In fact, there's nary a genuine moment in this movie. Never mind the idea that these two could get in the door at Google; there is just one conversation after another that rings so hollow and so off (especially between the two of them and the “kids”) that, after awhile, it starts getting slightly more amusing because of its unintended ridiculousness. Additionally, if its premise sounds familiar, it's because it is. You've seen The Internship about 20-30 times before : Revenge of the Nerds, Old School, Dodgeball, among others, with the latter two featuring Vaughn himself. Unfortunately, this isn't even as good as those films. The fact that The Internship is massively derivative wouldn't be as bad if it was genuinely funny or had some edge to it. Unfortunately, it is also reminiscent of 2011's Larry Crowne, a film featuring similar themes and characters that took cinematic blandness to new heights. That film was a massive disappointment particularly in how it utilized and underwrote its cast (one that featured Tom Hanks, Julia Roberts, Cedric the Entertainer, Taraji P. Henson and Bryan Cranston).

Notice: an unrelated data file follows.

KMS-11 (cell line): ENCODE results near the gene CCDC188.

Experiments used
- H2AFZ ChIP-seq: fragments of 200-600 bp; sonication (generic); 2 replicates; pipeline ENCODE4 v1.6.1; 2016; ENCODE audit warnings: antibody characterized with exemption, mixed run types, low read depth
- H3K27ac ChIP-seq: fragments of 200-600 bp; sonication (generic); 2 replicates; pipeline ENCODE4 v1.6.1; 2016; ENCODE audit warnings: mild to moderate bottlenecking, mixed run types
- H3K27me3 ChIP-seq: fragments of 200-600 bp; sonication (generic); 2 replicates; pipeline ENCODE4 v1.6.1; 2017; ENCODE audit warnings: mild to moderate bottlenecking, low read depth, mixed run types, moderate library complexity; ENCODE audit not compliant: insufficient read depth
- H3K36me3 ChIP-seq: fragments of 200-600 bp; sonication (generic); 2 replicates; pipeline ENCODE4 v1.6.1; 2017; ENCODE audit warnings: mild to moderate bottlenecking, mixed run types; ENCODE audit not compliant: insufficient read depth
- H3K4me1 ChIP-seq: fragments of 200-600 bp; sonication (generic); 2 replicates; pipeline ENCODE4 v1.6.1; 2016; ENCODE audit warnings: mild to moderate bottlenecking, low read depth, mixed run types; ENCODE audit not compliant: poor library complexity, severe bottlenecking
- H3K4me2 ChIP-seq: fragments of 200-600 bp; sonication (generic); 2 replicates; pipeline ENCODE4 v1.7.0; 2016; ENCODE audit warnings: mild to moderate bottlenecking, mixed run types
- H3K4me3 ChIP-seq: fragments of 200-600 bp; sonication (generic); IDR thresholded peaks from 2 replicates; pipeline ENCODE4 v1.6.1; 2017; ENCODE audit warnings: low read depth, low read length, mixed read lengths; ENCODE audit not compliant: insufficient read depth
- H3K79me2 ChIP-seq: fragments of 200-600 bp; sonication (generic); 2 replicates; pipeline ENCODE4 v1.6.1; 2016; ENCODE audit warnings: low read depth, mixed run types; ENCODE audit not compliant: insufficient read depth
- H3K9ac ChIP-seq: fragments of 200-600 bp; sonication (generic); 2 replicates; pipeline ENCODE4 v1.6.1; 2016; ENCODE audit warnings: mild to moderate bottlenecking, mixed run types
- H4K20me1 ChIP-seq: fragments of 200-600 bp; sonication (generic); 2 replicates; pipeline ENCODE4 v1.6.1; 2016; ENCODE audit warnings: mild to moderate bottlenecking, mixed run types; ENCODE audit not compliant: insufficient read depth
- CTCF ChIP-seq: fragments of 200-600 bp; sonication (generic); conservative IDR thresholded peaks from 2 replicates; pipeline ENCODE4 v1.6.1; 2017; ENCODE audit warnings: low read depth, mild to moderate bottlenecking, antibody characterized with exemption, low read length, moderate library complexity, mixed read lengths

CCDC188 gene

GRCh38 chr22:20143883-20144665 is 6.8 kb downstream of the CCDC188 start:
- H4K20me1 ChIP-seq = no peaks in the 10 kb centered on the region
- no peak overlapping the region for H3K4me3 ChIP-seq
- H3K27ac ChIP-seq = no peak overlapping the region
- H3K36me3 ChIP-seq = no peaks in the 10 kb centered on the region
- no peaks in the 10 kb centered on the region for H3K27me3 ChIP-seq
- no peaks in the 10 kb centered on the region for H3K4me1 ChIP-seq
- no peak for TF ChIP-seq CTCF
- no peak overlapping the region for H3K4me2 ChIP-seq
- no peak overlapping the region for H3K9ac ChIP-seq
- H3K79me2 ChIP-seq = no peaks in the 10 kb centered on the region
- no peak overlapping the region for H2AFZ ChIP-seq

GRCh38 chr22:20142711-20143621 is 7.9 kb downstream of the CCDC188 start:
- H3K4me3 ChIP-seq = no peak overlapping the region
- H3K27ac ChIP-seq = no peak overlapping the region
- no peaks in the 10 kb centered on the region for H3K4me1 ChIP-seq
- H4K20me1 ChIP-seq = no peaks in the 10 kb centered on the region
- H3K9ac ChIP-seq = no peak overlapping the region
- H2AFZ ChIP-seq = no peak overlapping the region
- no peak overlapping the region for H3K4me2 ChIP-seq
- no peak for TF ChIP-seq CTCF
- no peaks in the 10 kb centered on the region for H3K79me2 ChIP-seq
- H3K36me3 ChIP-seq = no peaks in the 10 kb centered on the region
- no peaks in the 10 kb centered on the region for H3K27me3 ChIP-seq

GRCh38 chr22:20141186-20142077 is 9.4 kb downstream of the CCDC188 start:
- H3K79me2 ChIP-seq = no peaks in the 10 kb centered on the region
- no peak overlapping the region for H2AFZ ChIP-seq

Fans of Vaughn and Wilson may feel similar after they get to the end of this tepid, PG-13 affair. While I wasn't the biggest fan of the pair's previous effort Wedding Crashers, at least that film had a little bite and edge to it. This film has nothing approaching bite or edge, as it's too busy putting its ridiculously candy-coated Google color scheme to the service of showing how glorious Google (the company, the workplace, the services, the mission) is and how wacky the differneces are between the old and the young. Jokes get repeated ad nauseam and scenes are stretched to near-interminable lengths (prepare to time the “on the line” gag which feels like it runs for 5 whole minutes and sucks the life out of the movie and audience). To sum up, this is the kind of movie where the strippers where clothes and where “Googliness” is used as a noun, adjective and the film's central tenet.
It's strange to accuse a movie of excessive product placement for a company whose services are predominantly free. Yet, no real viewing of The Internship can exclude the fact that, while Google may not have paid for the privilege of having its company be the focus of the movie, it all still amounts to a 2 hour infomercial and puff piece. It gets to a point where it's more fun to point out the scenes that don't have some sort of product placement or marketing. Even the non-Google stuff is obvious. In a scene you've probably already seen in trailers or TV ads, Vaughn and Wilson are sent on a wild goose chase to Stanford by their younger teammates in search of Professor Charles Xavier. The X-Men films and The Internship are both distributed by 20th Century Fox.